Cyrus Hall McCormick
Cigar box featuring "Famous American Inventors."
From left to right: Eli Whitney (cotton gin), Robert
Fulton (steam boat), Thomas Edison (light bulb),
Cyrus McCormick, Richard Hoe (automatic printing
press). Click on image to enlarge. WHI 3574
Cyrus H. McCormick (1809-1884) was an industrialist and inventor of the first commercially successful reaper, a horse-drawn machine to harvest wheat. He was born at the family farm (Walnut Grove) in Rockbridge County, Virginia, on February 15, 1809. His father Robert experimented with a design for a mechanical reaper from around the time of Cyrus' birth. In 1831 he abandoned the idea and turned the work over to his son. Cyrus made several changes to his father's design and successfully demonstrated his reaper at Steele's Tavern, Virginia, in July 1831. After a few additional modifications, he patented the invention in 1834. During the 1840s Cyrus and his family manufactured and sold reapers out the blacksmith shop at Walnut Grove. Cyrus also made several trips to the Midwest, demonstrating his reaper and attempting to contract with local manufacturers. By the end of 1846, however, he had sold fewer than 100 machines.
In 1847 he moved to Chicago and formed what eventually became known as the McCormick Harvesting Machine Company. There, McCormick developed innovative marketing and distribution techniques that helped make his company a success. He also benefited from the growth of Chicago as an industrial center and rail hub. By 1858 the company was the largest farm equipment manufacturer in the United States, with assets totaling more than 1 million dollars.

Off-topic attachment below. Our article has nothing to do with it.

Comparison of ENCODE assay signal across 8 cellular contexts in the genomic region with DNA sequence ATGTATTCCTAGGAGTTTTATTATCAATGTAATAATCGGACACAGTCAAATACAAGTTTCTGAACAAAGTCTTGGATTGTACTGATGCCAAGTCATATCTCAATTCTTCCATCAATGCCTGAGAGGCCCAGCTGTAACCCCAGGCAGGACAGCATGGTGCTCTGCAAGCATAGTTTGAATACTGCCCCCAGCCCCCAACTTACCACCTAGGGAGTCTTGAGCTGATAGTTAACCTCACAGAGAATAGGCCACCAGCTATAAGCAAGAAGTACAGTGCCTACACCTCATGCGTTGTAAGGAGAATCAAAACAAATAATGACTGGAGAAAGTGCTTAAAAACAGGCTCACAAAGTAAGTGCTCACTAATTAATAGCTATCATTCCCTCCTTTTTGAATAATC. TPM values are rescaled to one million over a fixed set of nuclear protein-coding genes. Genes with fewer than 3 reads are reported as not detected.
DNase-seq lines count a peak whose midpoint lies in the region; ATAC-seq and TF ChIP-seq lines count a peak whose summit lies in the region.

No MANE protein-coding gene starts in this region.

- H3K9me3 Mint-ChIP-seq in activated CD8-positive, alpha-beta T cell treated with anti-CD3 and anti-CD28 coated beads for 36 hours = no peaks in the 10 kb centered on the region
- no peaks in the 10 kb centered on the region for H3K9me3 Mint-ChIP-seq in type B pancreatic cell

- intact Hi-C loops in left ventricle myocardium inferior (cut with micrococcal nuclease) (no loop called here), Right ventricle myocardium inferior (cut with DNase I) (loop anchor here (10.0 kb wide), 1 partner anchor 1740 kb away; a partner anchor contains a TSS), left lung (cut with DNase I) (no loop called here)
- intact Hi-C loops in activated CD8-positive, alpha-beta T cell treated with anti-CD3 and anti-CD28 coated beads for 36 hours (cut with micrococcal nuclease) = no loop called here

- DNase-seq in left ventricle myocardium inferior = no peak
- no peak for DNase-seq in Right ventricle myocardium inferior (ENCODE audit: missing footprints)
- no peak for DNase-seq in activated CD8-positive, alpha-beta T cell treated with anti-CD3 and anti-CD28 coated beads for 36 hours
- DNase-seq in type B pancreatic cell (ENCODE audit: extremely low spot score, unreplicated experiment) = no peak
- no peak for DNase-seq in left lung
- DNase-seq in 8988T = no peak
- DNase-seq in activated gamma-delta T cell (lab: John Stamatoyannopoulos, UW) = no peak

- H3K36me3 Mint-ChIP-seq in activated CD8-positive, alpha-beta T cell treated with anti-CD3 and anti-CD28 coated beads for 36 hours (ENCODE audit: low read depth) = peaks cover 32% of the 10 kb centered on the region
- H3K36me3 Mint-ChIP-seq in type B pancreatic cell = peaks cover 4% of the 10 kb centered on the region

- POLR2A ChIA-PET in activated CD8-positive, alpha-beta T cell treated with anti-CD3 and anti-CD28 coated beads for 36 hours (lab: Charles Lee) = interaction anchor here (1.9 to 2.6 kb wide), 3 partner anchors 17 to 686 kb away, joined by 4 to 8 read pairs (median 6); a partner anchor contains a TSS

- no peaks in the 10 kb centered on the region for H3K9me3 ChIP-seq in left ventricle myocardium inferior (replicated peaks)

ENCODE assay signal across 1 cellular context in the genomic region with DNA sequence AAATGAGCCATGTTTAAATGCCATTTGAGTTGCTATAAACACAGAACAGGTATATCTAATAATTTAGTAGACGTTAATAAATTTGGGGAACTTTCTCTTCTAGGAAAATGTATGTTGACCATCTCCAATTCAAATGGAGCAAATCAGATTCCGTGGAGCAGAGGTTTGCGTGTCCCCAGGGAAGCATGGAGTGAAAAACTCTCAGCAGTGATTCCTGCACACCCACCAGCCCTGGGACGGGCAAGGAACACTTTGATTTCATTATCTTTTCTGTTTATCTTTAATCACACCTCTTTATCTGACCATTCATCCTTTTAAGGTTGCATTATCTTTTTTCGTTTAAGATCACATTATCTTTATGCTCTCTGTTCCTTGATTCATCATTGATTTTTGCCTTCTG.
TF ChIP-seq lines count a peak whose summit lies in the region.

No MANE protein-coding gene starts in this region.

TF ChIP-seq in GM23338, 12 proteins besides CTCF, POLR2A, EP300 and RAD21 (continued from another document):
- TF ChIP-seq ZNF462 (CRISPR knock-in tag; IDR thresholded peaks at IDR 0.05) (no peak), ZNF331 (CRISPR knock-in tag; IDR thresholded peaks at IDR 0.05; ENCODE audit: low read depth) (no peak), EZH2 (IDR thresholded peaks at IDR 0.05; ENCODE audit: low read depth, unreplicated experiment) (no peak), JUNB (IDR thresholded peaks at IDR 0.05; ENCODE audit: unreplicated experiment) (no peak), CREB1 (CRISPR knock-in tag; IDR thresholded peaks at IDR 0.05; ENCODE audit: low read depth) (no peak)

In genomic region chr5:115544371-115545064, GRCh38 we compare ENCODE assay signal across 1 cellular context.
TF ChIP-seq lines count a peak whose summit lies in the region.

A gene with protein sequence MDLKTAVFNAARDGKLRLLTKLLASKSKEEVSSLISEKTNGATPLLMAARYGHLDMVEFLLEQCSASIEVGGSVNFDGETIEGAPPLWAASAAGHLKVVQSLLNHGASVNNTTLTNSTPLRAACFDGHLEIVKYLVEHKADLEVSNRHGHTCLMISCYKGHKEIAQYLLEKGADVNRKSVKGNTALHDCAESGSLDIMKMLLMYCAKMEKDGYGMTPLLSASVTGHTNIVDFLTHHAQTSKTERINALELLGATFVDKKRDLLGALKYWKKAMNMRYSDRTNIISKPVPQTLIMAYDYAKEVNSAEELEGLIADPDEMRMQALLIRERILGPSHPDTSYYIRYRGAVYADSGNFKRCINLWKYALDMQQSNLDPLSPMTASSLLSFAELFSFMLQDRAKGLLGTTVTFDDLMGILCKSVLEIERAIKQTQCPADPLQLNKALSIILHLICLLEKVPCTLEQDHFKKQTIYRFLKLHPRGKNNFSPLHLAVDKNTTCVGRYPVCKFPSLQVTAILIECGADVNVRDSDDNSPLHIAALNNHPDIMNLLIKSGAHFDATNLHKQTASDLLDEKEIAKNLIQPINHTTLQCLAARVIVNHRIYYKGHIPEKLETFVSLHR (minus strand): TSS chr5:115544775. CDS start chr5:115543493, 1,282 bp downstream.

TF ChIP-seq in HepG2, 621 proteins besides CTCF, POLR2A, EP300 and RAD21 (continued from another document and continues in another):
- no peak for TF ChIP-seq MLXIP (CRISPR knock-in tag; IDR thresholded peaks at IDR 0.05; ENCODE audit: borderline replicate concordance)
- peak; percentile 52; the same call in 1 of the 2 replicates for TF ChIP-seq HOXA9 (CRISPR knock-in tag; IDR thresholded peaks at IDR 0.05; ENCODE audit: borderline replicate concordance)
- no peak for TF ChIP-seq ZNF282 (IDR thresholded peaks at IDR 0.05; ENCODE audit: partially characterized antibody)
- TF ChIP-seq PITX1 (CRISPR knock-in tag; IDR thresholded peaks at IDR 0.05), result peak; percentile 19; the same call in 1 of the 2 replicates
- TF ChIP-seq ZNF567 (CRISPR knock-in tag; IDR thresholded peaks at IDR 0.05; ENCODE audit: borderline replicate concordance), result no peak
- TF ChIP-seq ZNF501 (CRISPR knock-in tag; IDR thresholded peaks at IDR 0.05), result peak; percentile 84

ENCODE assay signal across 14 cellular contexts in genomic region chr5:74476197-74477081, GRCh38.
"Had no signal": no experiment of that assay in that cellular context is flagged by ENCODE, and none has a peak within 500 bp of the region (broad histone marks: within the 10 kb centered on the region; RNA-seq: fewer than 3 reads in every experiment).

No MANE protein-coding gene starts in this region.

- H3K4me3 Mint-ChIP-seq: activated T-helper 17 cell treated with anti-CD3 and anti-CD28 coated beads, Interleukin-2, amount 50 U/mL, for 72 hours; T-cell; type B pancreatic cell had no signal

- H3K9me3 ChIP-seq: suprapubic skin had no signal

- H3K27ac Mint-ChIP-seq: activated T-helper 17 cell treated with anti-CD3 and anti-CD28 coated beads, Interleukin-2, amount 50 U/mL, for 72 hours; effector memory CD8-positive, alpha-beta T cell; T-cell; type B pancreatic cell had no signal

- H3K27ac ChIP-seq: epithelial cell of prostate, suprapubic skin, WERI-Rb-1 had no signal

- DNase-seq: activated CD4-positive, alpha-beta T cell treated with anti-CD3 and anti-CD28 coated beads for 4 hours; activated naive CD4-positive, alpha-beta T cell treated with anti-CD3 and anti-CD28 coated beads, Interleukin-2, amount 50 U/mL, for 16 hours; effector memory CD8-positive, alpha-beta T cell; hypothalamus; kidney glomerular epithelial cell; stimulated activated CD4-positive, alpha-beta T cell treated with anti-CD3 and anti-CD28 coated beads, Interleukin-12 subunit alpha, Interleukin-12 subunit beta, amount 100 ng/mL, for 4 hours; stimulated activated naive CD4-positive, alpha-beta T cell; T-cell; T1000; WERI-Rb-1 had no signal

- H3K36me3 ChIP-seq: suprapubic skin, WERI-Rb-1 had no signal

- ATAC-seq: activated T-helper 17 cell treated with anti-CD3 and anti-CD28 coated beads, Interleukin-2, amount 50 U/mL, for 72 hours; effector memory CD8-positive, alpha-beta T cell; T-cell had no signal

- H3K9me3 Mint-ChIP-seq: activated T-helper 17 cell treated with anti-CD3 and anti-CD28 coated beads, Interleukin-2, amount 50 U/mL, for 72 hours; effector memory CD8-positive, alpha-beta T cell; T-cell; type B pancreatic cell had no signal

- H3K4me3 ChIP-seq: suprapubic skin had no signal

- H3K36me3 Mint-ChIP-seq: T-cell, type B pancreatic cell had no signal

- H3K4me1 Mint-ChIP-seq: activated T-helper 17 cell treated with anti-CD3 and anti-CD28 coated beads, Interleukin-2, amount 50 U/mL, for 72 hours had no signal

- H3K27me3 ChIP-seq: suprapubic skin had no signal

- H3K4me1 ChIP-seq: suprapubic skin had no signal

In January 1858 McCormick married Nettie Fowler and began to spend more time away from Chicago. He also became more active in Presbyterian causes and Democratic politics. In 1859 he formed a partnership with his brothers William and Leander to form C.H. McCormick & Bros. William handled the company's finances, and Leander oversaw manufacturing. In 1871 the company's factory was completely destroyed in the Chicago Fire. McCormick built a new factory with increased capacity and began to pursue overseas markets in earnest. By the early 1880s, the company had expanded into markets as far away as Russia and New Zealand.
Cyrus Hall McCormick died on May 13, 1884. His son, Cyrus Jr., became president of the McCormick Harvesting Machine Company. Throughout the 1880s and 1890s the company retained its position as the leading agricultural equipment manufacturer, however it found itself increasingly challenged by competitors in a somewhat depressed market. The company's chief rival was the Deering Harvester Company. By 1900 McCormick and Deering were nearly equal in sales.
In 1902 the two companies merged to form the International Harvester Company. Three other rivals joined the merger: the Plano Manufacturing Company, the Milwaukee Harvester Company, and Warder, Bushnell and Glessner. Cyrus McCormick's sons, Cyrus, Jr. and Harold Fowler McCormick, presided over the new company during its first 40 years.
For more information, see the selected bibliography.